Despite the seeming danger of jumping out of an airplane or glider, parachuting fatalities are rare. In the US and in most of the western world skydivers are required to carry a second, reserve parachute which has been inspected and packed by an FAA certified parachute rigger; many parachutists also use an altitude-sensitive automatic activation device (AAD) that activates the reserve parachute at a safe altitude if the skydiver somehow fails to activate the chute on their own. They also routinely carry both visual and audible altimeters to help maintain awareness of their altitude.
It should be emphasized that many of today's active parachutists have jumped for decades without significant injury. Injuries, when they do occur, are usually caused by inattention or improper action on the part of the parachutist. Some involve the parachute getting tangled up and thus not providing the full deceleration. These are very rare. Others arise from changes in wind forcing hard landings -- again, very rare. In recent years, one of the most common sources of injury is the inexperienced or overconfident (mis)use of perfectly good, high-performance parachutes to effect crowd-pleasing landings. High-speed maneuvers performed very close to the ground can be exhilarating to perform, and exciting to watch, but they usually increase the risk.
A parachute is carefully folded, or packed to assure that it will open reliably. In the U.S. and many developed countries, emergency parachutes are packed by "riggers" who must be trained and certified according to strict standards. Paratroopers and sport skydivers are always trained to pack their own primary parachutes.
When a parachute fails to open, it is usually a "streamer." In most streamers, the lines are twisted, and the canopy is prevented from opening enough to fill with air. Skydivers usually try to open a streamer by shaking the lines. If this fails, they cam rely on their emergency parachute also known as a "reserve chute".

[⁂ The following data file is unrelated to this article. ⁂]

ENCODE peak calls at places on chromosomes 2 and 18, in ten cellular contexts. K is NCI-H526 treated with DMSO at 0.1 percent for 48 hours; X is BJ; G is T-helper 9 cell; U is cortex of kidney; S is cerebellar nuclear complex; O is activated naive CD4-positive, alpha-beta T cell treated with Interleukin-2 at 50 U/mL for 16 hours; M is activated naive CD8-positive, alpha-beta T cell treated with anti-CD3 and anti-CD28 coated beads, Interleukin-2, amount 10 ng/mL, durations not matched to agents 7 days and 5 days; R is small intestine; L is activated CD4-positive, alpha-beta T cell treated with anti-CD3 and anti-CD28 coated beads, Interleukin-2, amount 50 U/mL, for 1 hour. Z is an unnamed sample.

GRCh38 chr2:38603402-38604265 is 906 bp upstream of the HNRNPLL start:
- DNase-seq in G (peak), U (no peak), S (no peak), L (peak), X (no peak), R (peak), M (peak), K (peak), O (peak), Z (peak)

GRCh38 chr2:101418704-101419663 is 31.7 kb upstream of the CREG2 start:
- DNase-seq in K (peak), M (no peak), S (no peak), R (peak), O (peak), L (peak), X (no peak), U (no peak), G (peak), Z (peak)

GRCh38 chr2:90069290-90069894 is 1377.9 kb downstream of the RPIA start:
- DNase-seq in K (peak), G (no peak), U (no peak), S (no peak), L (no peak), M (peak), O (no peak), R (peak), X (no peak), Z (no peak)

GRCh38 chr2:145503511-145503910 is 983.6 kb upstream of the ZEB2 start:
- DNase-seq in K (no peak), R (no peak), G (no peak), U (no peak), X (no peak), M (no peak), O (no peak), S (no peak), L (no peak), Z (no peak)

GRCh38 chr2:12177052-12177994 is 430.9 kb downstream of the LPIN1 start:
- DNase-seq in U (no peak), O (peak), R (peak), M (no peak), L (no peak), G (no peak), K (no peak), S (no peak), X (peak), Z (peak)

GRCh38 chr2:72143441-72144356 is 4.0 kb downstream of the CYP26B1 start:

About one in a hundred primary parachute openings is a streamer. Emergency parachutes have a better ratio, with between one in three hundred. Most skydivers believe that they can pack their primary parachutes as carefully as a professional rigger. Thus, a typical jumper can expect both parachutes to fail between once in 30,000 and once in 250,000 dives, depending on the care taken in packing the parachutes. Most lifelong skydivers retire before they reach 10,000 jumps.
Obviously skydivers should never pack their parachutes or jump when hurried, sleepy, drunk or on drugs. With proper care, the safety of skydiving can be increased drastically.
Some believe that the fundamental nature of skydiving indicates that it is inherently dangerous. On the other hand, statistics suggest that, with due care and attention (not to mention sound training and a good attitude) the more likely outcome is that hundreds of thousands of people make millions of jumps, and go back to do it again.
It is worth noting that what is depicted in commercial films -- notably Hollywood action movies -- usually exaggerates the dangerous-looking aspects of the sport. Often, the characters in such films are depicted performing feats that are physically impossible without special effects assistance. In other cases, their practices would cause them to be grounded or shunned at any safety-conscious drop zone or club.
In many countries, either the local regulations or the liability-conscious prudence of the dropzone owners require that parachutists must have attained the age of majority before engaging in the sport.